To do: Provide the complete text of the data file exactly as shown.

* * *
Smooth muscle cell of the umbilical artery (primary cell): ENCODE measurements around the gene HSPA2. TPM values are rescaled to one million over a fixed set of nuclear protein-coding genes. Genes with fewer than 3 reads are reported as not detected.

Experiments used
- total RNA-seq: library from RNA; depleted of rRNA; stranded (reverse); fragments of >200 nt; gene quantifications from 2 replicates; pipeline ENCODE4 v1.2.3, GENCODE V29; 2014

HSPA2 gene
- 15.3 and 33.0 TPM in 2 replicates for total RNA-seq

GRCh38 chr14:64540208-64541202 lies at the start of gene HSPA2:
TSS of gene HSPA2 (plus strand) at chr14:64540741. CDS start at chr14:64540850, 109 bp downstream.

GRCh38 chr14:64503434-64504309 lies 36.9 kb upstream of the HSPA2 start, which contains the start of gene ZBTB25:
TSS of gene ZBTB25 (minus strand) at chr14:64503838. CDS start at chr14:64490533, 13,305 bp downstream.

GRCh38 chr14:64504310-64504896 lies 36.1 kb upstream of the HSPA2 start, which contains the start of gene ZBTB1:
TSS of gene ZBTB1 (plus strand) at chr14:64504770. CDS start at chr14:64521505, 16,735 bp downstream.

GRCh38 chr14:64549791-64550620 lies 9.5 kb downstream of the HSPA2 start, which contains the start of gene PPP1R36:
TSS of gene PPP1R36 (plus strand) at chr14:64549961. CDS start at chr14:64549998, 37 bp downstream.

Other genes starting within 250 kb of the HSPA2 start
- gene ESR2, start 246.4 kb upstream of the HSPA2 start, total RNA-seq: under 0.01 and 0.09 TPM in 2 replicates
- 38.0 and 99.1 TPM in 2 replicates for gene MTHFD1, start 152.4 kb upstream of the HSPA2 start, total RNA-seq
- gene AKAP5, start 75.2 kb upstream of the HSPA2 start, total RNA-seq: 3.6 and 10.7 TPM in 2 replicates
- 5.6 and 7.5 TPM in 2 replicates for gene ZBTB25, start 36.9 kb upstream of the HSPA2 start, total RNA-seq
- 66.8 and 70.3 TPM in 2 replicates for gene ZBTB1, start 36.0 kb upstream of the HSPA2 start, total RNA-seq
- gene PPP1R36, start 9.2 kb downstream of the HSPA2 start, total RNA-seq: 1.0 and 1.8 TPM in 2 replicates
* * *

Smooth muscle cell of the umbilical artery (primary cell): ENCODE measurements around the gene HSPA2. TPM values are rescaled to one million over a fixed set of nuclear protein-coding genes. Genes with fewer than 3 reads are reported as not detected.

Experiments used
- total RNA-seq: library from RNA; depleted of rRNA; stranded (reverse); fragments of >200 nt; gene quantifications from 2 replicates; pipeline ENCODE4 v1.2.3, GENCODE V29; 2014

HSPA2 gene
- 15.3 and 33.0 TPM in 2 replicates for total RNA-seq

GRCh38 chr14:64540208-64541202 lies at the start of gene HSPA2:
TSS of gene HSPA2 (plus strand) at chr14:64540741. CDS start at chr14:64540850, 109 bp downstream.

GRCh38 chr14:64503434-64504309 lies 36.9 kb upstream of the HSPA2 start, which contains the start of gene ZBTB25:
TSS of gene ZBTB25 (minus strand) at chr14:64503838. CDS start at chr14:64490533, 13,305 bp downstream.

GRCh38 chr14:64504310-64504896 lies 36.1 kb upstream of the HSPA2 start, which contains the start of gene ZBTB1:
TSS of gene ZBTB1 (plus strand) at chr14:64504770. CDS start at chr14:64521505, 16,735 bp downstream.

GRCh38 chr14:64549791-64550620 lies 9.5 kb downstream of the HSPA2 start, which contains the start of gene PPP1R36:
TSS of gene PPP1R36 (plus strand) at chr14:64549961. CDS start at chr14:64549998, 37 bp downstream.

Other genes starting within 250 kb of the HSPA2 start
- gene ESR2, start 246.4 kb upstream of the HSPA2 start, total RNA-seq: under 0.01 and 0.09 TPM in 2 replicates
- 38.0 and 99.1 TPM in 2 replicates for gene MTHFD1, start 152.4 kb upstream of the HSPA2 start, total RNA-seq
- gene AKAP5, start 75.2 kb upstream of the HSPA2 start, total RNA-seq: 3.6 and 10.7 TPM in 2 replicates
- 5.6 and 7.5 TPM in 2 replicates for gene ZBTB25, start 36.9 kb upstream of the HSPA2 start, total RNA-seq
- 66.8 and 70.3 TPM in 2 replicates for gene ZBTB1, start 36.0 kb upstream of the HSPA2 start, total RNA-seq
- gene PPP1R36, start 9.2 kb downstream of the HSPA2 start, total RNA-seq: 1.0 and 1.8 TPM in 2 replicates